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EU Looking to Stem Refugee Flow        02/06 11:59

   AMSTERDAM (AP) -- European Union nations anxious to stem the flow of 
asylum-seekers coming through the Balkans are increasingly considering sending 
more help to non-member Macedonia as a better way to protect European borders 
instead of relying on EU member Greece.

   With Athens unable to halt the tens of thousands of people making the sea 
crossing from Turkey, EU nations fear that Europe's Schengen border-free travel 
zone could collapse, taking with it one of the cornerstones on which the 
28-nation bloc is built.

   "If Greece is not ready or able to protect the Schengen zone and doesn't 
accept any assistance from the EU, then we need another defense line, which is 
obviously Macedonia and Bulgaria," Hungarian Foreign Affairs Minister Peter 
Szijjarto said at Saturday's meeting of EU foreign ministers in Amsterdam.

   An estimated 850,000 migrants arrived in Greece in 2015, overwhelming its 
coast guard and reception facilities. Aid groups say cash-strapped Greece has 
shelter for only about 10,000 people, just over 1 percent of those who have 
entered. Most of the asylum-seekers then travel on across the Balkans and into 
the EU's heartland of Germany and beyond.

   Szijjarto said EU nations are "defenseless from the south. There are 
thousands of irregular migrants entering the territory of the EU on a daily 
basis."

   Austrian Foreign Minister Sebastian Kurz said the cash-strapped government 
in Athens still underestimates the crisis.

   "I still don't have the feeling that it has dawned on Greece how serious the 
situation is" for receiving nations like Austria, he said.

   The situation has pushed some EU nations to send bilateral aid to Macedonia, 
a non-EU nation, to control its border with EU member Greece. There has been 
even talk of sending military troops to Macedonia to beef up the Greek border.

   Macedonian Foreign Minister Nikola Poposki said after the meeting it did not 
matter what the aid was technically called.

   "The essential thing is that we have people and equipment to control the 
border and do registration where legal crossing should happen," he said.

   He said Macedonia has already put its own military on the job.

   "They're making sure that we have decreased the illegal crossings through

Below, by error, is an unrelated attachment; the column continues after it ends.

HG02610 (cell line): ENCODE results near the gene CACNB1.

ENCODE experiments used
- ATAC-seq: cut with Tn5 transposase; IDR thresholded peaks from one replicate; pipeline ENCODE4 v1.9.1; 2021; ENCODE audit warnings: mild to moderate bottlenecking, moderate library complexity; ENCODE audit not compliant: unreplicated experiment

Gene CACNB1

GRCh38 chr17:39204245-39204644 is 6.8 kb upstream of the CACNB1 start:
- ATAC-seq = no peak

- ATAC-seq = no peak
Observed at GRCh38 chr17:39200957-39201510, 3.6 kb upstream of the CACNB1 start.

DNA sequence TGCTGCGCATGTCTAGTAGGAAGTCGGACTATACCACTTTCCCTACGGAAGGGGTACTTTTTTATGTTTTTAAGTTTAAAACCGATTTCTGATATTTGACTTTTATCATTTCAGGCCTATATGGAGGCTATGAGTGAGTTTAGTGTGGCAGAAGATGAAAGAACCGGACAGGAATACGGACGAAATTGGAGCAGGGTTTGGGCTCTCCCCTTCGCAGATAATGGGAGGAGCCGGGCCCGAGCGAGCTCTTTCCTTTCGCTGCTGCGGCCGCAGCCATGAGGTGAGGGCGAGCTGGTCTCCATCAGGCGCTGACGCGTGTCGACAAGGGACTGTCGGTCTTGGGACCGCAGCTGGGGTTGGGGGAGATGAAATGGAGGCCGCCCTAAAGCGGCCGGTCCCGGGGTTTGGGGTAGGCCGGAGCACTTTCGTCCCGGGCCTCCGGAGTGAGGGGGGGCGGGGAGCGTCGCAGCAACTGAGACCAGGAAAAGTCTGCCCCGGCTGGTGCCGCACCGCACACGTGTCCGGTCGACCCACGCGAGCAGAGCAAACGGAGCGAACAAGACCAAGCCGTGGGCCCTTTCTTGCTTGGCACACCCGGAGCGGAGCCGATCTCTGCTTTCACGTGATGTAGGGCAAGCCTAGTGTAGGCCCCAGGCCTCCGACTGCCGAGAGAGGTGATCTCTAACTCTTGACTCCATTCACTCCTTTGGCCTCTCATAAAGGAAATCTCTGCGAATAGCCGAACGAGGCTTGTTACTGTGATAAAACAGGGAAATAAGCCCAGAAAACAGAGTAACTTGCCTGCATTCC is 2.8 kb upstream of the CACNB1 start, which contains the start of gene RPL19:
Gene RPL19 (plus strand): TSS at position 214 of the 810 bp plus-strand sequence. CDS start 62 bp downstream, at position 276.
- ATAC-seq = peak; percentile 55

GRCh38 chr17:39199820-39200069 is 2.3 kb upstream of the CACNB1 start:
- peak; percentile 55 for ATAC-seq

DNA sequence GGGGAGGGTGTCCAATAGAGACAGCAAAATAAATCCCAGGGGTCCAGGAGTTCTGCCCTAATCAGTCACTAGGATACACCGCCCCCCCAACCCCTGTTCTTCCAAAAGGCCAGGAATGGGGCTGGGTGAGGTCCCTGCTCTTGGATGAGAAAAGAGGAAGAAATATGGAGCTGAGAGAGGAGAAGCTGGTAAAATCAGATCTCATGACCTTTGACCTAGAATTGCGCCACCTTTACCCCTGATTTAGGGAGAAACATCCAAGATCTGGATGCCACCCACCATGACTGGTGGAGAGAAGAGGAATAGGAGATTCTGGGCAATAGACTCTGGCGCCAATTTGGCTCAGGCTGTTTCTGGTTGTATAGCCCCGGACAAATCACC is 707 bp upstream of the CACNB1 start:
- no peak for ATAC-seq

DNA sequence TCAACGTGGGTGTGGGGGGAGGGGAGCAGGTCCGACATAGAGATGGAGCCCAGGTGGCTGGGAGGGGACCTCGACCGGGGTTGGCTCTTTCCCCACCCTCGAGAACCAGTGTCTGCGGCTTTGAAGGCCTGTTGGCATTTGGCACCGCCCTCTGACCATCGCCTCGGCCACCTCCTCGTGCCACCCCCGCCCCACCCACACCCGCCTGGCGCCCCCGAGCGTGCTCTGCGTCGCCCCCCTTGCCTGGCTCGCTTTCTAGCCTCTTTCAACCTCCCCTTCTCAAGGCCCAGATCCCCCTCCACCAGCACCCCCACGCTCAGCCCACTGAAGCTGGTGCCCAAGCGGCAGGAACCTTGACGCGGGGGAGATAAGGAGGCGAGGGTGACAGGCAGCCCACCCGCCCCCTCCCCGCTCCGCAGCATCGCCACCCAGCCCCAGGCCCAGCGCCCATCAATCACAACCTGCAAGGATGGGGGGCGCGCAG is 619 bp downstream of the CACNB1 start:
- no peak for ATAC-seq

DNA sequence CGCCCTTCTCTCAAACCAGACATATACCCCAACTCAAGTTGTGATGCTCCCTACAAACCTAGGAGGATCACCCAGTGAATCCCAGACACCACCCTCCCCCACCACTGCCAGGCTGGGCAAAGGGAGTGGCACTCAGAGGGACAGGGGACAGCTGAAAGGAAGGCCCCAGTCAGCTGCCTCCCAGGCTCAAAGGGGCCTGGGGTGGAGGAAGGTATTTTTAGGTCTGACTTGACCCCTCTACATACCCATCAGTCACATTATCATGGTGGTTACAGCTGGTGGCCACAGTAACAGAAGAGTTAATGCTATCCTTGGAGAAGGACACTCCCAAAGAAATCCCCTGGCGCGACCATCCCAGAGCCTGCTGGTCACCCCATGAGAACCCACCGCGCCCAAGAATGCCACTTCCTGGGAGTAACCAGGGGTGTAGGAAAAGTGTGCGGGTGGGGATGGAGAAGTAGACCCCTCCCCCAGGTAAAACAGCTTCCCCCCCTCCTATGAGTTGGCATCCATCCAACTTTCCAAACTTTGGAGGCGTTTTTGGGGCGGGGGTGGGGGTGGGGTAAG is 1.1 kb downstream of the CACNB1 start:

our border and we're going to continue to make these efforts," he said.

   Because of the relentless influx of people, several EU members have 
re-imposed border crossings to manage the flow into their nations better. EU 
officials, however, are doing their utmost to keep the Schengen zone as open as 
possible and want member states to focus on reinforcing the zone's external 
borders only.

   And the EU is also looking at Turkey to make a better effort to make sure 
that refugees from the Syrian war do not make the dangerous sea crossing. EU 
nations have committed 3 billion euros ($3.3 billion) to Turkey for helping 
refugees as part of incentives aimed at persuading it to do more to stop 
thousands of migrants from leaving for Greece.

   The EU also called on Turkey to open its borders to thousands of Syrians 
fleeing fierce government offensives and intense Russian airstrikes and said it 
is providing aid to Ankara for that purpose.

   "Unquestionably, the fact that people coming from inside Syria are Syrians 
in need for international protection," EU foreign policy chief Federica 
Mogherini said Saturday. "On top of that: the support that the EU is providing 
to Turkey, among others, is aimed exactly at guaranteeing" that Ankara can 
protect and host Syrians needing asylum.

   EU foreign ministers met with their Turkish counterpart for informal talks 
in Amsterdam on Saturday and Mogherini said "this was the message we delivered."


(KA)


 
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